The Best Time to Drink Your Morning Coffee after a Bad Night's Sleep, per Study

If you've slept badly, you might have to skip that strong black coffee on an empty stomach the next morning.
Fabienne Lang

You've had a rough night's sleep and the only thing you can think straight about is making a really strong cup of black coffee. You feel like you're craving that caffeine, but it turns out that waiting a little bit longer might be the best thing to do for your body's metabolism. 

Researchers from the Centre for Nutrition, Exercise & Metabolism at the University of Bath in the U.K. have uncovered how drinking coffee first thing in the morning after a bad's night sleep may do more harm than good to your metabolism. 

The findings were published in the British Journal of Nutrition.


Don't drink coffee before breakfast

One night of bad sleep won't do huge harm to your metabolic system, as the study suggests, but drinking a cup of coffee straight after you wake up may do just that. 

Keeping our blood sugar levels controlled is what helps us keep certain conditions at bay, such as diabetes and heart disease. However, the new study showed that drinking coffee as the first thing you do after a disrupted night's sleep may have negative effects on your blood sugar levels. 

The team conducted a survey on 29 healthy male and female participants, which saw the latter undergo three different experiments. As the study explained:

  • "In one, condition participants had a normal night’s sleep and were asked to consume a sugary drink on waking in the morning.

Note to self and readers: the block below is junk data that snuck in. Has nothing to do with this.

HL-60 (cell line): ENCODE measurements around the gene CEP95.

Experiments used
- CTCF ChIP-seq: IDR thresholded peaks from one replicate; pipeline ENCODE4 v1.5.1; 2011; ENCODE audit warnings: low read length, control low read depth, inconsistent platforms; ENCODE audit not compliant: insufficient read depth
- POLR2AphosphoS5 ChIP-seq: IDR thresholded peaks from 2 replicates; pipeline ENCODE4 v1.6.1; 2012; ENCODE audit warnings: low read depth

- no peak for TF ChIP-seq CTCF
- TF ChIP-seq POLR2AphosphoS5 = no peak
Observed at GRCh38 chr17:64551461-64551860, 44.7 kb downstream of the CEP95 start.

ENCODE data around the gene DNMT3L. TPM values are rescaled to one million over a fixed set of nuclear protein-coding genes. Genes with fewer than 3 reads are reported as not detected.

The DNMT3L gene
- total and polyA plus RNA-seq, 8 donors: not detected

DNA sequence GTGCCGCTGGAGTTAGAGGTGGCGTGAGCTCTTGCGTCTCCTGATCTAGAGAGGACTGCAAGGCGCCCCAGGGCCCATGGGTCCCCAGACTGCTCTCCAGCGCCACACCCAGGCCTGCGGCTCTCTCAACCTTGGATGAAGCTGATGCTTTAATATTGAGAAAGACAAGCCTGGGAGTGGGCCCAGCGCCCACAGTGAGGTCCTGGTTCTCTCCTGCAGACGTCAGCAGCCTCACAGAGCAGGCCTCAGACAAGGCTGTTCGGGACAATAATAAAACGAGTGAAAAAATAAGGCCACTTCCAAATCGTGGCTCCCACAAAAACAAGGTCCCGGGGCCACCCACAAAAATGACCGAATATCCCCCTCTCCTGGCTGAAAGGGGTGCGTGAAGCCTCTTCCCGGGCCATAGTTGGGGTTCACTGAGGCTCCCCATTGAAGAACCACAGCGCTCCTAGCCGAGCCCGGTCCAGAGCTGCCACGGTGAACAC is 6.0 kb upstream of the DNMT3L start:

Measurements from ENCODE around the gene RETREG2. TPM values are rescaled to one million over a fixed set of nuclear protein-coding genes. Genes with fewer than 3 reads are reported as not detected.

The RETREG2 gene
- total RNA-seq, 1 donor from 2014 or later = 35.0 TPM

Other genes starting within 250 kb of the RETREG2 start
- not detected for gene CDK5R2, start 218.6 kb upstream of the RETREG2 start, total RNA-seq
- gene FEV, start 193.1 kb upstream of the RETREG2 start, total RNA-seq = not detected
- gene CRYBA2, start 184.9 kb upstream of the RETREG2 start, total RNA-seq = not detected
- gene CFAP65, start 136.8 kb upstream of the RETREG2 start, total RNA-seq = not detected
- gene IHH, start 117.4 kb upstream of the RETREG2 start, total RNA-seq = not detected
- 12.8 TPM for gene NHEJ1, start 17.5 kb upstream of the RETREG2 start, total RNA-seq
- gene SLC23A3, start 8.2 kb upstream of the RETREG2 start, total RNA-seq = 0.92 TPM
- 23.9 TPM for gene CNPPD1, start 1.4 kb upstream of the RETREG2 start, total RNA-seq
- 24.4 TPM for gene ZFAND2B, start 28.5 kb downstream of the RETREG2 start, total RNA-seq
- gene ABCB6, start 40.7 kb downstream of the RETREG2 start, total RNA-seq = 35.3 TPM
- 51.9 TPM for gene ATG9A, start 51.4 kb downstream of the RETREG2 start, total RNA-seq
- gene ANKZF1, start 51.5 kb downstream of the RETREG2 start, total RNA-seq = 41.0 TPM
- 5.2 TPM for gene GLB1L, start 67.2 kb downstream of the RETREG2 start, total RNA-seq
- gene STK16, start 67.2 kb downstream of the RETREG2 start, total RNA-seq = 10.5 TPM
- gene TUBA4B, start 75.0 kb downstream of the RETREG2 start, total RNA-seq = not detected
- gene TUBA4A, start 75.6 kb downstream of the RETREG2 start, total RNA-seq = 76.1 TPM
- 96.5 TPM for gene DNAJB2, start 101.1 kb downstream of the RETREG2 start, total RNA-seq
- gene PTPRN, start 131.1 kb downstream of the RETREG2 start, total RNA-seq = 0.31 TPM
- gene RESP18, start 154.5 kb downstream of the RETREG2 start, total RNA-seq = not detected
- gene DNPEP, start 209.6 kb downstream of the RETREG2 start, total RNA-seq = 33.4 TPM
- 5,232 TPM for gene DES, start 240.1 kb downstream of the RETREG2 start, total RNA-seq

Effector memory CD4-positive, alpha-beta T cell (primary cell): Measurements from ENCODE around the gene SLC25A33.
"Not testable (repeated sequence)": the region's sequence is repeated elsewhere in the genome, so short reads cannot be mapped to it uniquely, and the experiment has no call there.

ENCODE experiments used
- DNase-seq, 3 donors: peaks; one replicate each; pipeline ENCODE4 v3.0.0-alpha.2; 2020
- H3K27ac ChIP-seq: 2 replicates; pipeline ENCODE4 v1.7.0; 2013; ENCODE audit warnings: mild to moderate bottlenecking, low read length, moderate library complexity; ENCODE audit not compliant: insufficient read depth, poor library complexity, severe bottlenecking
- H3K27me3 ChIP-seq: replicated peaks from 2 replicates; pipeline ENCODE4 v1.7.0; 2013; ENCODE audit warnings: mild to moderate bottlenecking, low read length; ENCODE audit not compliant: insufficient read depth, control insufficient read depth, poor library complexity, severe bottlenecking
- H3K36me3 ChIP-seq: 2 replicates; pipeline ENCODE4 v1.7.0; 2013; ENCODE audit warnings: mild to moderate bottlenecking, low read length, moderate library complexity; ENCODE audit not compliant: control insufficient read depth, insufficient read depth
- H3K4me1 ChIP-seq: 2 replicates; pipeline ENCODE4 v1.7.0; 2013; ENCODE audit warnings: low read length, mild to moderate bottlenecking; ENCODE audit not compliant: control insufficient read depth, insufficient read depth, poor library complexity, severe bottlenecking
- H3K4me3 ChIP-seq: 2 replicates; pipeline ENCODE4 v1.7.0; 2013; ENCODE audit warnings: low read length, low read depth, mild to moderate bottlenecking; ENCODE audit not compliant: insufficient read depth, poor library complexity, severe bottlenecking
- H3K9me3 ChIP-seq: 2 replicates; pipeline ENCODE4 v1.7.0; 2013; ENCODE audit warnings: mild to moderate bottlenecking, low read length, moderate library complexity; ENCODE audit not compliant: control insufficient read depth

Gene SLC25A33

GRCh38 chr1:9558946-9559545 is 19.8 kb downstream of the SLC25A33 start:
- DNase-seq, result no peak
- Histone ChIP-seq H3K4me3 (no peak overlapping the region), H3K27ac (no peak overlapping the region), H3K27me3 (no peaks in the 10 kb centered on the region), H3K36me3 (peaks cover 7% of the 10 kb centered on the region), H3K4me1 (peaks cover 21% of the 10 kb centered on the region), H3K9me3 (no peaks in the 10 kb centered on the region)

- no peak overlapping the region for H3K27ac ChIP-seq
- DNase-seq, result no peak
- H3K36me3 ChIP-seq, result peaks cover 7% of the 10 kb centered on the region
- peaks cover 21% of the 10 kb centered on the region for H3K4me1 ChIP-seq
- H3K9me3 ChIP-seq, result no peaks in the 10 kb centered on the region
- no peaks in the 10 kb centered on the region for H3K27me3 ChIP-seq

• On another occasion, participants experienced a disrupted night’s sleep (where the researchers woke them every hour for five minutes) and then upon waking were given the same sugary drink.
  • On another, participants experienced the same sleep disruption (i.e. being woken throughout the night ) but this time were first given a strong black coffee 30 minutes before consuming the sugary drink."

Blood samples were then collected after the glucose drink was taken, which mirrors the calorific intake of a regular breakfast.

"These results show that one night of disrupted sleep alone did not worsen participants’ blood glucose/insulin response to the sugary drink compared to a normal night of sleep which will be reassuring to many of us," said Harry Smith, lead author of the study.

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"However, starting a day after a poor night’s sleep with a strong coffee did have a negative effect on glucose metabolism by around 50%," continued Smith.

"We might improve this by eating first and then drinking coffee later if we feel we still feel need it. Knowing this can have important health benefits for us all," explained Professor James Betts, who oversaw the study. 

The team plans on carrying out further studies on how sleep affects our metabolism, and, for instance, how exercise may help to counter negative sleep disruption effects on our metabolic system.

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